- The California State University system, the largest four-year higher education network in the U.S., will consider early next year whether to permanently end admissions test requirements. System Chancellor Joseph Castro this week expressed support for the move.
- A system committee recently advised that Cal State stop using SAT and ACT scores in admissions. Under the committee's recommendations, Cal State would develop a new admissions formula that examines factors such as students' high school GPA across a series of college preparatory courses and their extracurricular activities, according to the Los Angeles Times, which first reported the news.
- Cal State's board of trustees will review the panel's recommendation in January and vote on it in March.
Cal State's termination of entrance exams would be further upheaval of the standardized testing landscape after the University of California System recently dropped the SAT and ACT in admissions.
Hundreds of colleges nationwide turned to test-optional admissions policies in early 2020 after the coronavirus pandemic shuttered common exam sites. But Cal State is influential: the system enrolls more than 485,000 students on 23 campuses, and its decision to nix admissions tests permanently would represent a major victory for the test-optional campaign because of its sheer size and prominence.
It would also deliver a heavy blow to testing providers, the ACT and College Board, which administers the SAT. Both hemorrhaged revenue during the health crisis.
The testing giants argue their products serve as an appropriate predictor of early academic performance, while opponents say they are racist instruments that contribute to the marginalization of historically underrepresented students. The providers say the exams are not racist.
Cal State is not requiring test scores for the 2022-23 academic year, a temporary change to alleviate pandemic-induced hardships among students, Cal State spokesperson Toni Molle said in an email.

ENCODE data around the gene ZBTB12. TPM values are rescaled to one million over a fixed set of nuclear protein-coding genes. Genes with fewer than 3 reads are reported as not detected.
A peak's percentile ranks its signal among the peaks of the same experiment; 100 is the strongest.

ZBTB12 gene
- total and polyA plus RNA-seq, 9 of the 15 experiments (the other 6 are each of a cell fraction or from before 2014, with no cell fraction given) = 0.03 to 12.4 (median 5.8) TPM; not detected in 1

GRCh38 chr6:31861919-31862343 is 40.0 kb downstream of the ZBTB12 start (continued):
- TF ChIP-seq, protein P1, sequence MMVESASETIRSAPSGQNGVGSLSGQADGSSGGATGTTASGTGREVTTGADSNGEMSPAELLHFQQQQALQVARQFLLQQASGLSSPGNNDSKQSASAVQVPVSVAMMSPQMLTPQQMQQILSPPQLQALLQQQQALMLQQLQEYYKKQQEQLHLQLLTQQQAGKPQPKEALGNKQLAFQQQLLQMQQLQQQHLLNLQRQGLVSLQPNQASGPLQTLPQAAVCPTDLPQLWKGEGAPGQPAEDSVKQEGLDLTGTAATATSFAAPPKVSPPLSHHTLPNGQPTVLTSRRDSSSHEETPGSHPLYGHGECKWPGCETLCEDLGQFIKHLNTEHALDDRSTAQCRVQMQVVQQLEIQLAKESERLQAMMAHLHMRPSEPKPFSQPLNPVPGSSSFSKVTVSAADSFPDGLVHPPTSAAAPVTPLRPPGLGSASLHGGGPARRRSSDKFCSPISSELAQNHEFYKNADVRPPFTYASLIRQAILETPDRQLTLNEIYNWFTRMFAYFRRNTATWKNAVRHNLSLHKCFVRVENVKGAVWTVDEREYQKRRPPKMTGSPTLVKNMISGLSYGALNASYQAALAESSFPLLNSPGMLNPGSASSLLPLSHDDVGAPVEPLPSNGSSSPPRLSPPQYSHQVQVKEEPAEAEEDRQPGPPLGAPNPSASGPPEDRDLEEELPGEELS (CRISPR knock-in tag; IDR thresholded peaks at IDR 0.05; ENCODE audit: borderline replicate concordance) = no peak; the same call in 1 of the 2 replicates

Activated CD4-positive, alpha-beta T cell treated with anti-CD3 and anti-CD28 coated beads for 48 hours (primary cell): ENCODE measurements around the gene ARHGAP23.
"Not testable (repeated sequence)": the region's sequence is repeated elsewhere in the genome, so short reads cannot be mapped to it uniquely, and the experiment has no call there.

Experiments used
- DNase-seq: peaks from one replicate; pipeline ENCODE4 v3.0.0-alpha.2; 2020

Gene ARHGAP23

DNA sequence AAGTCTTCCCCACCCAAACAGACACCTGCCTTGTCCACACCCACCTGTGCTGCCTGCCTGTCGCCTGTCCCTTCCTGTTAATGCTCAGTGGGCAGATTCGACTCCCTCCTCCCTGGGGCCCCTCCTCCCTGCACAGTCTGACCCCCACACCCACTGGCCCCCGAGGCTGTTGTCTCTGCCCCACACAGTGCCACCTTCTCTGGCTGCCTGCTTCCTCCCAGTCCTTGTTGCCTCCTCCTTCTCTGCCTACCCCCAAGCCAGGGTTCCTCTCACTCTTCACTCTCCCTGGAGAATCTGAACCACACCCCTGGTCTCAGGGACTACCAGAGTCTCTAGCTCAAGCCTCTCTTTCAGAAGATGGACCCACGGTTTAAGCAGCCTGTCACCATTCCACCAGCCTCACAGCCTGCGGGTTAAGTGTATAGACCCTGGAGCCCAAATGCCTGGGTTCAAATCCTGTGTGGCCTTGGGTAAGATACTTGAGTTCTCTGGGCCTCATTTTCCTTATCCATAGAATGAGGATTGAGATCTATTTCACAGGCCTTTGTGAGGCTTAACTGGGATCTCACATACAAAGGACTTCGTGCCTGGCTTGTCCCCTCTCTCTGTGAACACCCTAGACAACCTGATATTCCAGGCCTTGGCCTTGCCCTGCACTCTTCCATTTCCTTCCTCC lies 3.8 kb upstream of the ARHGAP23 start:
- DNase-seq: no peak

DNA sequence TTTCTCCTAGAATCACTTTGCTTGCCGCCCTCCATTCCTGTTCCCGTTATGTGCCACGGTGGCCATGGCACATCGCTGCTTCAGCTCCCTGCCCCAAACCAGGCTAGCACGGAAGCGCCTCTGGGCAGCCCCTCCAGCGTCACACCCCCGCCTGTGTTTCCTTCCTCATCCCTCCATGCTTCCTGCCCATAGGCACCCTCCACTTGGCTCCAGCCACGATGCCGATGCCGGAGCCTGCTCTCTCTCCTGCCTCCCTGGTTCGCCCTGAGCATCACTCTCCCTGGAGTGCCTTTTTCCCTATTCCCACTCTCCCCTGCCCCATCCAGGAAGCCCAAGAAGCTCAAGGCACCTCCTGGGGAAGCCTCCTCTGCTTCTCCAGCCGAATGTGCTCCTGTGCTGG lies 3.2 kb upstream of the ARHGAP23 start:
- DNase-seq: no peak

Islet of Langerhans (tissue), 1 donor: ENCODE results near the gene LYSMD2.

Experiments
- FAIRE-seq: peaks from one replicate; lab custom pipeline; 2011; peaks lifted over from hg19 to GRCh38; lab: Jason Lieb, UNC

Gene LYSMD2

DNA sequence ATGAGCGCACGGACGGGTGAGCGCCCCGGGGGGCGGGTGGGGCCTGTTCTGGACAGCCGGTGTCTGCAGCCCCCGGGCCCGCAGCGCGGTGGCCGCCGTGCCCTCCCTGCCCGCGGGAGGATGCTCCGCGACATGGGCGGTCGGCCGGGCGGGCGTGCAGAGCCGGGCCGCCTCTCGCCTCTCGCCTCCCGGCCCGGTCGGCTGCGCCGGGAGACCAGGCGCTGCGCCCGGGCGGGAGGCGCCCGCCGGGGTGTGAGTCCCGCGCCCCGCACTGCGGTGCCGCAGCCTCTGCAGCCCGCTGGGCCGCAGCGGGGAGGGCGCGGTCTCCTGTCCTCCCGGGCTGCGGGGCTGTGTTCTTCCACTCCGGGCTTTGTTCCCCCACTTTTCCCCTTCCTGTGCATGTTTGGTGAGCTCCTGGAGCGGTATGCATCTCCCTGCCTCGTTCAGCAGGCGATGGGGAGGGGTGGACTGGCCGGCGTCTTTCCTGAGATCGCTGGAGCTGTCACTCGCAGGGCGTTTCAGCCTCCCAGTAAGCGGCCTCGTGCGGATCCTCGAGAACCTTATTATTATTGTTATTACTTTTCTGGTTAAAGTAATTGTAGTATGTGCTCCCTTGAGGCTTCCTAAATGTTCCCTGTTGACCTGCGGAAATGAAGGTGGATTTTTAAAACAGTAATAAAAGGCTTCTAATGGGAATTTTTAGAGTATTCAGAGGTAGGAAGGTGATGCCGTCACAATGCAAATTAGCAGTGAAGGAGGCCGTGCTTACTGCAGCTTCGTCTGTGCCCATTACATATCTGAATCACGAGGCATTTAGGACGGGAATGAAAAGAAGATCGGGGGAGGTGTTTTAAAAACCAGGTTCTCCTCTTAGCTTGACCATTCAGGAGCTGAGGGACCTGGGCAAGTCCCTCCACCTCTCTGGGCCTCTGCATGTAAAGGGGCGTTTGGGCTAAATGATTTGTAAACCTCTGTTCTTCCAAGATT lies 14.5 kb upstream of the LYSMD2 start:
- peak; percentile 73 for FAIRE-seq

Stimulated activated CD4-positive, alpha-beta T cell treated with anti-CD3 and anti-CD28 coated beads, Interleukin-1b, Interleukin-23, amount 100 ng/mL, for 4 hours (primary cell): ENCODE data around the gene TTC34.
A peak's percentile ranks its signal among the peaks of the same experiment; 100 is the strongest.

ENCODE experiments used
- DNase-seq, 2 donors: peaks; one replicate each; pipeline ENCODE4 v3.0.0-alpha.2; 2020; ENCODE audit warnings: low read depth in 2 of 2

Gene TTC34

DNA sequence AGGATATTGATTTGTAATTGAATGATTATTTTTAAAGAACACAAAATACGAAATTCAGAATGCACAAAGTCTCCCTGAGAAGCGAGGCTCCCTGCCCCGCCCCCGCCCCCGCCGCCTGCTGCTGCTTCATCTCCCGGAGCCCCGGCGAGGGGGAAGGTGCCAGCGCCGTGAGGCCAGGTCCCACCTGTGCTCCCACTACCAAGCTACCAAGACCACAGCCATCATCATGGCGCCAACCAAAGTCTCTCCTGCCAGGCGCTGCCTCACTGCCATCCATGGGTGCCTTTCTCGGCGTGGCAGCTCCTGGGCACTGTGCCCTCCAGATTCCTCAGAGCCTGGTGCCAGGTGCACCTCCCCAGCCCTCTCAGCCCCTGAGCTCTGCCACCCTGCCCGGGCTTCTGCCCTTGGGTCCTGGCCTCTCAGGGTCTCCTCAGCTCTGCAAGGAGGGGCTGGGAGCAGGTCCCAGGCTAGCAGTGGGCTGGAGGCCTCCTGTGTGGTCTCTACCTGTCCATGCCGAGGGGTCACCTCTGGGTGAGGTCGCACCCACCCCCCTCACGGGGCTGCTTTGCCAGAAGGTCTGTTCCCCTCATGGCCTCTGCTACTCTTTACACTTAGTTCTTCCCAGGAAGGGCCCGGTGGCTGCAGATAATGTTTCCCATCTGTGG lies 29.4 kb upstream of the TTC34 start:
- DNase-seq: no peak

Castro voiced support for further knocking down Cal State's admission barriers during a webinar this week sponsored by the Campaign for College Opportunity, a college access advocacy group. He said he supports ending testing requirements to that end.
Molle said the system's Admission Advisory Council suggested the system discontinue any use of testing in first-year admissions, but declined to provide a copy of its recommendation, saying it is in draft form.
The Campaign for College Opportunity recently published a report illustrating how the Cal State and UC systems are turning away qualified applicants.
Almost half of California high school graduates meet the systems' coursework requirements, but because of capacity issues, colleges' admissions standards are rising. This phenomenon has coincided with falling shares of Black students at Cal State.The portion of Black first-year students dropped from 7.2% in the class entering in 2007 to 4.5% in 2020, according to the report.
California is one of the largest testing markets in the country, and its institutions have been on the forefront of these issues. In addition to UC's decision to scrap admissions tests, the California Institute of Technology was one of the first prominent institutions to go test-free during the pandemic, meaning it declines to review scores at all.
More than 1,800 four-year colleges are not requiring admissions exams for fall 2022, including those that were test-optional prior to the pandemic, according to FairTest, an organization that advocates for limited uses of entrance exams.